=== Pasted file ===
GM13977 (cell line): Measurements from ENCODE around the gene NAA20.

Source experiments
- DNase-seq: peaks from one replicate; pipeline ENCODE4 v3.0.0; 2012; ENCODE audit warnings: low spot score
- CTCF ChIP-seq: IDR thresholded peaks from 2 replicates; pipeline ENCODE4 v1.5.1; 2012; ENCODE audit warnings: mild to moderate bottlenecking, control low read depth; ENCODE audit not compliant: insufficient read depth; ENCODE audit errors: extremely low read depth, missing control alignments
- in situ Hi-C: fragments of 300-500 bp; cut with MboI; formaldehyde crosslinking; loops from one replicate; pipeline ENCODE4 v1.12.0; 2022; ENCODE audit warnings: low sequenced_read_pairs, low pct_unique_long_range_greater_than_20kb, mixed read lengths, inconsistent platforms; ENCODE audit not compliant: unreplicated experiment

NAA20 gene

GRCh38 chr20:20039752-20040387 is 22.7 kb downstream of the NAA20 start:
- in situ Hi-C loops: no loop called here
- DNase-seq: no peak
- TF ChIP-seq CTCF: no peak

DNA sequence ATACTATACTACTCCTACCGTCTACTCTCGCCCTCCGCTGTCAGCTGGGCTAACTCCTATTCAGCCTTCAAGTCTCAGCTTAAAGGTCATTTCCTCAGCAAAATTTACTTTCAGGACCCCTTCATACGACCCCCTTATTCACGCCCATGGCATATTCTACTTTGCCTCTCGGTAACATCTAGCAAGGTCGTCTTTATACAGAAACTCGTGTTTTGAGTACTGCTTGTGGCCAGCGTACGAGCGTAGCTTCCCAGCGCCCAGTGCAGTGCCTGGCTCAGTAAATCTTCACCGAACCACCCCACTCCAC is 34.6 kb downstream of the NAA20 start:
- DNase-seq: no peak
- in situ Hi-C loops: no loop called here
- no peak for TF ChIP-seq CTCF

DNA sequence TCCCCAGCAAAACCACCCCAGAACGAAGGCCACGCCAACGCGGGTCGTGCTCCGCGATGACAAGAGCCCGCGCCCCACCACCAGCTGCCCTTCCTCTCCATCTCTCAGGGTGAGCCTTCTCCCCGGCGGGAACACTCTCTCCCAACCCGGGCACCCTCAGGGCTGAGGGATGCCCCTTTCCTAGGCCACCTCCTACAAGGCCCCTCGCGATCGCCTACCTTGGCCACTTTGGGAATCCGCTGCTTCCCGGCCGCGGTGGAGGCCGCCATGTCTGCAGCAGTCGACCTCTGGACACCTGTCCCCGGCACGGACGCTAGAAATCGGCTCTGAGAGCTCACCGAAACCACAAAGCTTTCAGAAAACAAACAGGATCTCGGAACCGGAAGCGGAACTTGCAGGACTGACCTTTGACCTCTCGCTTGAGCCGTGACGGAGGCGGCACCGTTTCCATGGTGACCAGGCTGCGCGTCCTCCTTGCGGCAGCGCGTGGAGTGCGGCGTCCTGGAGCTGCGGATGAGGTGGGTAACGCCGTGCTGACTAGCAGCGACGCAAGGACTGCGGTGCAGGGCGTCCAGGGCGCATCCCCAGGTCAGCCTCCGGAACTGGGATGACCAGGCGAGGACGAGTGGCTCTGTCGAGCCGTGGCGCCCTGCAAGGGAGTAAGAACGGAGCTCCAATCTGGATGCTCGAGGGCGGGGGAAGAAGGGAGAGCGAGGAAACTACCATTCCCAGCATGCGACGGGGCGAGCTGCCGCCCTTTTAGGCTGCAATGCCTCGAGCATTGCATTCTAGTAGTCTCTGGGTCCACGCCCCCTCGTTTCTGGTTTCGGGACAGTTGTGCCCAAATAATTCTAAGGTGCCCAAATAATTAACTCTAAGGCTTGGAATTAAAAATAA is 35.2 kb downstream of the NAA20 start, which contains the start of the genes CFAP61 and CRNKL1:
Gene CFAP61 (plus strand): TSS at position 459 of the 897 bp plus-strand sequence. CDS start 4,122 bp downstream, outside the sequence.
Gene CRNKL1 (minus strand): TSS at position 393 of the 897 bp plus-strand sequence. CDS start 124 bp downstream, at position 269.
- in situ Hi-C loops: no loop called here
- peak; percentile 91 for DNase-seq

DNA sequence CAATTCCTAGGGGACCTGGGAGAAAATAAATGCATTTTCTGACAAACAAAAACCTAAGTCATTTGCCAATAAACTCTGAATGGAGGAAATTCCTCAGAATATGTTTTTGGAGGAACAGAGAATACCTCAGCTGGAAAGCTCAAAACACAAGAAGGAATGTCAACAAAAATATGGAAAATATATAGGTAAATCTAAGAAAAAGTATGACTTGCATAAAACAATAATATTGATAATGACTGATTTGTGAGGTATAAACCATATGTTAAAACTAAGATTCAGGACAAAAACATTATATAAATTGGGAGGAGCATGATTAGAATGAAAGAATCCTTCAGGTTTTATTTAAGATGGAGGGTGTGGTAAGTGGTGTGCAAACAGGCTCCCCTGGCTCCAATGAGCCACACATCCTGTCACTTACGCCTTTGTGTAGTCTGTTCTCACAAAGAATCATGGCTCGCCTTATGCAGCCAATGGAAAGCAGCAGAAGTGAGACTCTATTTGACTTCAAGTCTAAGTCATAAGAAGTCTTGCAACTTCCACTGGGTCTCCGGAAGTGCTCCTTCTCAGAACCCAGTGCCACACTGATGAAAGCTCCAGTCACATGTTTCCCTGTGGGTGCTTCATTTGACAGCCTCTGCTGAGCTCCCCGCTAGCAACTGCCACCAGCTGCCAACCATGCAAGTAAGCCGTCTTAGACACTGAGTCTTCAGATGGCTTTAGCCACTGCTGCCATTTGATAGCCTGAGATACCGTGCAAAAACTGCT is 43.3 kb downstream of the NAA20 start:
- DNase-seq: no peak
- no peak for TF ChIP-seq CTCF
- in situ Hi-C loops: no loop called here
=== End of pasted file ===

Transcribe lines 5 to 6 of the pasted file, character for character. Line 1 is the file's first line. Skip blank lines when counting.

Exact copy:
- in situ Hi-C: fragments of 300-500 bp; cut with MboI; formaldehyde crosslinking; loops from one replicate; pipeline ENCODE4 v1.12.0; 2022; ENCODE audit warnings: low sequenced_read_pairs, low pct_unique_long_range_greater_than_20kb, mixed read lengths, inconsistent platforms; ENCODE audit not compliant: unreplicated experiment

NAA20 gene